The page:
### Network-network interaction in neuronal systems – how topological characteristics transfer between complex networks

Early Stage Researcher: Nicolás Deschle

Principle Investigators: Andreas Daffertshofer, Bob van Dijk (Amsterdam, VUA – major institution), Björn Schelter (Aberdeen, UABDN – partner institution)

Oscillatory activity can synchronize distant neural ensembles and by this transfer information. The spatial organization of non-local synchronization typically yields complex, so-called small-world or scale-free networks on a functional level. The sparseness of such networks improves their synchronizability* ^{1}* and hence affects the accompanying information transfer. In general, there is strong support that a network perspective on the brain is required for a general understanding of higher brain functioning

*. While switches between frequency bands entail briefly coexisting oscillations, long-lasting coexistence of oscillatory activity is frequently observed in empirical data. Whenever*

^{2,3}*distinct frequency bands coexist*, then the complex, functional networks accompanying these different oscillatory regimes will also co-exist. This raises a question concerning how the networks, and hence the oscillations, interact. Two hypotheses will be tested:

- Not only will local units with distinct frequencies interact, but also entire oscillatory networks will influence each other.
- The small-world character of one network influences that of another network if properly coupled. That is, network properties of one network transfer to that in another e.g., the type of clustering or the randomness is adopted.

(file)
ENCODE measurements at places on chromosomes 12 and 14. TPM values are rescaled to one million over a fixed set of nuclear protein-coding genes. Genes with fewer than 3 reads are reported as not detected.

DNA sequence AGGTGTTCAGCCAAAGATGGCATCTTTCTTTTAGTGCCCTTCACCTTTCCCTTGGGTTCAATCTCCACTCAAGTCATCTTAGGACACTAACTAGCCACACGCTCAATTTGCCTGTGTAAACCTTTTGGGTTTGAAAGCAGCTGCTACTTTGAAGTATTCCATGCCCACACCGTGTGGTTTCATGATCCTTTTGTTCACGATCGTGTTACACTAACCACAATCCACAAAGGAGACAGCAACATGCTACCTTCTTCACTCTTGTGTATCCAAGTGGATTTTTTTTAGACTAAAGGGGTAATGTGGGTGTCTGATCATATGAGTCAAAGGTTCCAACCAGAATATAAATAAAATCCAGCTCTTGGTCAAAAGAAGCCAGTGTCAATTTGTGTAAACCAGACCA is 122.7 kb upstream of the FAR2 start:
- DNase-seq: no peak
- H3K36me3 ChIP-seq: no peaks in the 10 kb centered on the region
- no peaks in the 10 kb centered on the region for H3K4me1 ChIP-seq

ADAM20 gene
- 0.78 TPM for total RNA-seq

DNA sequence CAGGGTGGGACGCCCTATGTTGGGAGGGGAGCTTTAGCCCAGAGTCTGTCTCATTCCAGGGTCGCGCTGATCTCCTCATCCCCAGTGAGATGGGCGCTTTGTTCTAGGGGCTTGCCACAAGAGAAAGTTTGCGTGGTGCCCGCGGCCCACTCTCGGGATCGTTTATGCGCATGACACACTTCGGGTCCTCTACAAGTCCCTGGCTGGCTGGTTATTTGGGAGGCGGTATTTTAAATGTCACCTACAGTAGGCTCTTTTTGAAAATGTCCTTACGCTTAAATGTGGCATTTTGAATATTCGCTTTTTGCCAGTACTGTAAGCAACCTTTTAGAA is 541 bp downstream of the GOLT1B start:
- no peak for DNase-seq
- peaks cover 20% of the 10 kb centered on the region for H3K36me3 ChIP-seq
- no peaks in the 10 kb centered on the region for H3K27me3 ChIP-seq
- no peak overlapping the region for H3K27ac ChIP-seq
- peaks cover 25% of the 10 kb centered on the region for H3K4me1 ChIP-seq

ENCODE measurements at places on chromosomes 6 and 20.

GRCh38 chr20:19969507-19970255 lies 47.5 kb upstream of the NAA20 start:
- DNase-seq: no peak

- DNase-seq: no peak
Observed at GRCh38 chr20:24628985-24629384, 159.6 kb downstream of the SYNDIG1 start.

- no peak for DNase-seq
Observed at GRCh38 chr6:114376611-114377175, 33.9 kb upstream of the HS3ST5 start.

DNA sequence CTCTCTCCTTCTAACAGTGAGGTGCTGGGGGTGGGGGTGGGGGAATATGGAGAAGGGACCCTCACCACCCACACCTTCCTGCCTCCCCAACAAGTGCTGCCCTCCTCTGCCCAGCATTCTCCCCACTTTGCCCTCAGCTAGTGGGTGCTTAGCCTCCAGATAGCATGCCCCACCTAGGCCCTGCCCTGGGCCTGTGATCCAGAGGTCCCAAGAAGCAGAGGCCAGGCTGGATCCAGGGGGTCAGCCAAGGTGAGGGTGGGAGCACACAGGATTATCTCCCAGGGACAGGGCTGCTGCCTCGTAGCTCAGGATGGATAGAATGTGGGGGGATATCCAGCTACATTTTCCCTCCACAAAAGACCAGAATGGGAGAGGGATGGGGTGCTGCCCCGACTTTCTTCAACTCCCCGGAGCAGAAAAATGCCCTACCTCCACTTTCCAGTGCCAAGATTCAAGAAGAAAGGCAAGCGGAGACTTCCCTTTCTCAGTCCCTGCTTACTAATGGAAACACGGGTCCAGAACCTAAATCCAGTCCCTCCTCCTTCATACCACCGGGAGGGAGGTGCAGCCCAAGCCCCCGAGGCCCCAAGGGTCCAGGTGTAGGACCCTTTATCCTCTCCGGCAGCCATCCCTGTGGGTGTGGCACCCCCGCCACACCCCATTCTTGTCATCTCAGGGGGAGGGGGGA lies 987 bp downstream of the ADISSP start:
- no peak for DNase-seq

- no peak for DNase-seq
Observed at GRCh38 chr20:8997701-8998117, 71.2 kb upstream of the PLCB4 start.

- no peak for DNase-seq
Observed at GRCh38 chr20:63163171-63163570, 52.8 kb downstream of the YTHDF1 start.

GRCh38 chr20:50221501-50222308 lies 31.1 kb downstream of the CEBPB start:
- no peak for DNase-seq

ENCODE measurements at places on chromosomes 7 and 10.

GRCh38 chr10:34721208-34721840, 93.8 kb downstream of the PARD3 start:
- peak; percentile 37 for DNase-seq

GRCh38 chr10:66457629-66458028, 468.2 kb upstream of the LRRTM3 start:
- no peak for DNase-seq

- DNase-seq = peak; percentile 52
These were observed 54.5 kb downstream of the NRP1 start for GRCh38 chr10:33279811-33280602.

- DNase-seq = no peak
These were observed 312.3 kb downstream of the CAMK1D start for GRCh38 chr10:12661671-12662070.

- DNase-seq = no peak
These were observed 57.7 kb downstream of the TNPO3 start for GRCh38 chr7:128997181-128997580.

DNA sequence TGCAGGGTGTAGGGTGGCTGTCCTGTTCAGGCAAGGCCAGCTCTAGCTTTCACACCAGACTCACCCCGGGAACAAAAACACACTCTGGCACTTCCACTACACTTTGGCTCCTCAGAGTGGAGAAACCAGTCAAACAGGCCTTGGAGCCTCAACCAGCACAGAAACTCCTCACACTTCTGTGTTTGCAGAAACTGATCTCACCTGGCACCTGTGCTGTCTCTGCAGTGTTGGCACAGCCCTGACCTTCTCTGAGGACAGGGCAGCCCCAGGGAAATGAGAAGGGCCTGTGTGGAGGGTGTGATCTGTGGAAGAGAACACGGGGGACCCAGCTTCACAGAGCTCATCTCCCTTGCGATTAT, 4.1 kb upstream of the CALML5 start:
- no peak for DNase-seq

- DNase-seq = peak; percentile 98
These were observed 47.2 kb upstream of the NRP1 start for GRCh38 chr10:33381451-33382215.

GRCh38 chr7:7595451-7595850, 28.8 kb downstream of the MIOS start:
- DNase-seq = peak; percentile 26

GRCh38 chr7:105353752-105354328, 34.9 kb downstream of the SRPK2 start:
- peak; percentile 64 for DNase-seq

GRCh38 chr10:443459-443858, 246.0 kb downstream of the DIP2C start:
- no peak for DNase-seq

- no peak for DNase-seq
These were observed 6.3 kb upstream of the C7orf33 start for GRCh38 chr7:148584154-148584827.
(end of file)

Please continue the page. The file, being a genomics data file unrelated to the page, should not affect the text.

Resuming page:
We will simulate connected networks of oscillators and test for the interplay between network topologies on the synchronizability of the nodes-defining oscillators using pulse-coupled oscillators (based on leaky integrate-and-fire neurons), neural mass models, and Kuramoto phase oscillators. We will also implement more realistic neural models as soon as the numerical approach for the simpler models is validated. Next, two or more of these networks will be combined in analogy to inhomogeneous or bimodal Kuramoto networks with firing rate or spike-time dependent connectivity. As final step toward biologically sound networks, the connectivity may include finite time delays which compounds the mathematical difficulty and the numerical challenge.

References:

- Barahona, M. & Pecora, L. M. Synchronization in small-world systems.
*Phys Rev Lett***89**, 054101 (2002). - Le Van Quyen, M. Disentangling the dynamic core: a research program for a neurodynamics at
the large-scale.
*Biol Res***36**, 67-88 (2003). - Varela, F., Lachaux, J. P., Rodriguez, E. & Martinerie, J. The brainweb: phase synchronization and
large-scale integration.
*Nat Rev Neurosci***2**, 229-239 (2001).